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Headings MLA neither encourages nor discourages the use of headings and provides no guidelines for their use. If you would like to insert headings in a long essay or research paper, check first with your instructor.

 

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Visuals MLA classifies visuals as tables and figures (figures include graphs, charts, maps, photographs, and drawings). Label each table with an arabic numeral (“Table 1,” “Table 2,” and so on) and provide a clear caption that identifies the subject. Capitalize the caption as you would a title; do not italicize the label and caption or place them in quotation marks. The label and caption should appear on separate lines above the table, flush with the left margin.

For a table that you have borrowed or adapted, give the source below the table in a note like the following:


Source: David N. Greenfield and Richard A. Davis; “Lost in Cyberspace: The Web @ Work”; CyberPsychology and Behavior 5.4 (2002): 349; print.

For each figure, place the figure number (using the abbreviation “Fig.”) and a caption below the figure, flush left. Capitalize the caption as you would a sentence; include source information following the caption. (When referring to the figure in your paper, use the abbreviation “fig.” in parenthetical citations; otherwise spell out the word.) Click here for an example of a figure in a paper.

Place visuals in the text, as close as possible to the sentences that relate to them, unless your instructor prefers them in an appendix.


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Preparing the list of works cited

Begin the list of works cited on a new page at the end of the paper. Center the title Works Cited about one inch from the top of the page. Double-space throughout. Click here for a sample list of works cited.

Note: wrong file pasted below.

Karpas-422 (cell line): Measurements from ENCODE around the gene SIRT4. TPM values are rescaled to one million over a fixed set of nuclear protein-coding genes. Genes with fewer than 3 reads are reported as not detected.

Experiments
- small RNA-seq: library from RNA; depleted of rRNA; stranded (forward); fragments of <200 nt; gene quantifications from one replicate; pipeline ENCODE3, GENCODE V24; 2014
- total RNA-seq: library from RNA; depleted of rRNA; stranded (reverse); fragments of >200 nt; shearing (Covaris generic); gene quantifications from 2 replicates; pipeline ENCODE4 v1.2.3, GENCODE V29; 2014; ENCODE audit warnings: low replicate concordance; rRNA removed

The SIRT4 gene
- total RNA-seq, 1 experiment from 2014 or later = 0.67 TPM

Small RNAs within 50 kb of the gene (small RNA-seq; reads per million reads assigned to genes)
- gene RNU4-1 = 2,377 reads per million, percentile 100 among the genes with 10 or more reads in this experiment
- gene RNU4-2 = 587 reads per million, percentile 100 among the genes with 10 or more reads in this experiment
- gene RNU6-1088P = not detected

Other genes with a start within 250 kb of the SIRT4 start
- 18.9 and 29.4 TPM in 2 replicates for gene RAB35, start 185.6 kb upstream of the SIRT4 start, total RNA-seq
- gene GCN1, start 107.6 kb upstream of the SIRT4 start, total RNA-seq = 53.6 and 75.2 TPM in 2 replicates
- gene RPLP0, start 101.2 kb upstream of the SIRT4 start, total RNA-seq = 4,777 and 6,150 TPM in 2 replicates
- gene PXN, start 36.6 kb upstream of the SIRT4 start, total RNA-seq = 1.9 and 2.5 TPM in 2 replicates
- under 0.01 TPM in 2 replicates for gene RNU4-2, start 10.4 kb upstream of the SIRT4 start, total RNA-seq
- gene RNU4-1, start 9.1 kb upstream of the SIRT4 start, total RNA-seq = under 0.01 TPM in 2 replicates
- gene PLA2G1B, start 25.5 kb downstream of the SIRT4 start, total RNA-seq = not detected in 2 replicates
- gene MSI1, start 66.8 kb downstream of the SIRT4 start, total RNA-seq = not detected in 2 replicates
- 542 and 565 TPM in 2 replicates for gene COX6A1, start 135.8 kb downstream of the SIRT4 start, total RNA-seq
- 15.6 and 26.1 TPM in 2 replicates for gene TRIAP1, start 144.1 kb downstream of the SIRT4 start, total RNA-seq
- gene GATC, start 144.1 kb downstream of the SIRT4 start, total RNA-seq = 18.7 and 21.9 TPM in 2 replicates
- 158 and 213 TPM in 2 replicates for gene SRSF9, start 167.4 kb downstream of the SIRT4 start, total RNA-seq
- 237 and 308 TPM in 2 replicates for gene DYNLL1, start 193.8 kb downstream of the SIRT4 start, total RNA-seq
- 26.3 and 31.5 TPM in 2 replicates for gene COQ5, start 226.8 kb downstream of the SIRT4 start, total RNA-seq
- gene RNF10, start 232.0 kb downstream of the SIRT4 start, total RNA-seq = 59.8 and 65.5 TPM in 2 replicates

Alphabetizing the list Alphabetize the list by the last names of the authors (or editors); if a work has no author or editor, alphabetize by the first word of the title other than A, An, or The.

If your list includes two or more works by the same author, use the author’s name for the first entry only. For subsequent entries, use three hyphens followed by a period. List the titles in alphabetical order. (See item 6.)

 

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Indenting Do not indent the first line of each works cited entry, but indent any additional lines one-half inch. This technique highlights the names of the authors, making it easy for readers to scan the alphabetized list. Click here for an example.

 

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Web addresses If you need to include a Web address (URL) in a works cited entry, do not insert a hyphen when dividing it at the end of a line. Break the URL only after a slash. Insert angle brackets around the URL. (See the note following item 34.) If your word processing program automatically turns Web addresses into links (by underlining them and changing the color), turn off this feature.